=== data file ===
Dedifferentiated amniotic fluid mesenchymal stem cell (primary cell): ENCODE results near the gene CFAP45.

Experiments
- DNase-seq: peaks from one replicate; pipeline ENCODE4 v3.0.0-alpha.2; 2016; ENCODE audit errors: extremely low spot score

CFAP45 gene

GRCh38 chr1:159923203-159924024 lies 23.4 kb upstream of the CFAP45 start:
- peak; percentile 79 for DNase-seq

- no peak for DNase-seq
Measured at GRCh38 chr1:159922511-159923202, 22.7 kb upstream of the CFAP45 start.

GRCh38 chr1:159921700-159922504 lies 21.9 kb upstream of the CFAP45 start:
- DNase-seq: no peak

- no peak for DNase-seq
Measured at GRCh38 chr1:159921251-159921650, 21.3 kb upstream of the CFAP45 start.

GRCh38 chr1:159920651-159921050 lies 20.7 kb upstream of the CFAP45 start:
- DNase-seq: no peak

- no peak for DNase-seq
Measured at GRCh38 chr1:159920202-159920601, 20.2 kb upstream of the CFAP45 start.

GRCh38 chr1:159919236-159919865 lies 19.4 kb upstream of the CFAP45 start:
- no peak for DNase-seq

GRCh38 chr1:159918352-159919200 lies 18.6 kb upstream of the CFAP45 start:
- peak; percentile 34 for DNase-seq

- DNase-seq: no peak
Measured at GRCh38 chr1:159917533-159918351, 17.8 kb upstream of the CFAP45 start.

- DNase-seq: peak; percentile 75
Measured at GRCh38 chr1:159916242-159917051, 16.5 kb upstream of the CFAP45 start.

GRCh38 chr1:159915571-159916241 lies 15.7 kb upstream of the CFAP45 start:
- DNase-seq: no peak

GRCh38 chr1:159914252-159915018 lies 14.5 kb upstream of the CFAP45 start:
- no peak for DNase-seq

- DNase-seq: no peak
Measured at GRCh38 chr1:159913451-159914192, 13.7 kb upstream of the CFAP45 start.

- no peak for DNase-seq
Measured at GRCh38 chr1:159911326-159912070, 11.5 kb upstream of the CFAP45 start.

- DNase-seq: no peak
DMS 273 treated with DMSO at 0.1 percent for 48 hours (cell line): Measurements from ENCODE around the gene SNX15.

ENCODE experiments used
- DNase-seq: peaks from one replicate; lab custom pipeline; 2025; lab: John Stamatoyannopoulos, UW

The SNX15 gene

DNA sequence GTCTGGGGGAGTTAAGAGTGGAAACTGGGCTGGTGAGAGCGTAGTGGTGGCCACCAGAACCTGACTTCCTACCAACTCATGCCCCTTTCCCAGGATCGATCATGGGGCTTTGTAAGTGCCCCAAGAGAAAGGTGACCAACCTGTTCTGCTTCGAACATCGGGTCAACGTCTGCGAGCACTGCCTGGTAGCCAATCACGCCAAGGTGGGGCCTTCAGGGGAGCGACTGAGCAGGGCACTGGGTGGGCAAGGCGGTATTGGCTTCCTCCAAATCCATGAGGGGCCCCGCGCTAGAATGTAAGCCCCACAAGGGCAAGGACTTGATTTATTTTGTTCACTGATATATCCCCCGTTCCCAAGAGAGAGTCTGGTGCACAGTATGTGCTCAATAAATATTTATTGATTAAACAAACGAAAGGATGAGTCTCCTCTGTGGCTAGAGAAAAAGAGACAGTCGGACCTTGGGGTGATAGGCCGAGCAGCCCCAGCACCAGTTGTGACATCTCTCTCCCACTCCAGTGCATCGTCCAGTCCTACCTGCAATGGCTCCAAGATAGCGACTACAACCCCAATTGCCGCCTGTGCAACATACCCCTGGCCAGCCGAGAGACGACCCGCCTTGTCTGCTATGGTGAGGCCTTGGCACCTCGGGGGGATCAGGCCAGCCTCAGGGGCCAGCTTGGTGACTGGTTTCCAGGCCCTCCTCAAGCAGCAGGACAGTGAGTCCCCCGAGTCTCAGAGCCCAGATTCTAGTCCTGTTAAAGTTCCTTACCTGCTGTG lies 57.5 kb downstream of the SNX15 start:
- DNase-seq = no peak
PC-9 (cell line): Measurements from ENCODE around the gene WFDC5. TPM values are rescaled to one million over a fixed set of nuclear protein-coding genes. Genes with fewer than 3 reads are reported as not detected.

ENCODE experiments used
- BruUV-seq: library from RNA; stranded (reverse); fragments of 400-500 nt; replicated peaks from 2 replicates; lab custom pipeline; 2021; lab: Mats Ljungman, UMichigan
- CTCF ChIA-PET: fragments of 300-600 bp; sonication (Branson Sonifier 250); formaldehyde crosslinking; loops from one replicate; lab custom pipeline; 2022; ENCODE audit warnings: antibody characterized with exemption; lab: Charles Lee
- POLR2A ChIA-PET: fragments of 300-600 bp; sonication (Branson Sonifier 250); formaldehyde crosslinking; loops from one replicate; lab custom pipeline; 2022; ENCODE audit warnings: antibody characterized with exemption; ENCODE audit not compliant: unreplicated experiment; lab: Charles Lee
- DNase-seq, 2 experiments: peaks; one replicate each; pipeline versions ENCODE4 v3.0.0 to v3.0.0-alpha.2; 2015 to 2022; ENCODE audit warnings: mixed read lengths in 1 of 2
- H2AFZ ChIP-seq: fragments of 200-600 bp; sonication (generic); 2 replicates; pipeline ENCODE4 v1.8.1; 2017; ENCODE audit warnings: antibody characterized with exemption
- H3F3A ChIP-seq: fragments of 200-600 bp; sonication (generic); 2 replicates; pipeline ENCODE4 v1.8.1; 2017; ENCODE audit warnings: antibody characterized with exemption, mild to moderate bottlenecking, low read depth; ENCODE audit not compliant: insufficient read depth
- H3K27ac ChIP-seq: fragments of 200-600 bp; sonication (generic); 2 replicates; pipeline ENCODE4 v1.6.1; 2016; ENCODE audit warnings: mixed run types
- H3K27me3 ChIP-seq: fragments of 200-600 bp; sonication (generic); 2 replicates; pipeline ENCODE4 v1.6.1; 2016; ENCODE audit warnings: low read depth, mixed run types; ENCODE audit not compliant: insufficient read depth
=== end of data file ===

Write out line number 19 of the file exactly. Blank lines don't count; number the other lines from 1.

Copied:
GRCh38 chr1:159918352-159919200 lies 18.6 kb upstream of the CFAP45 start: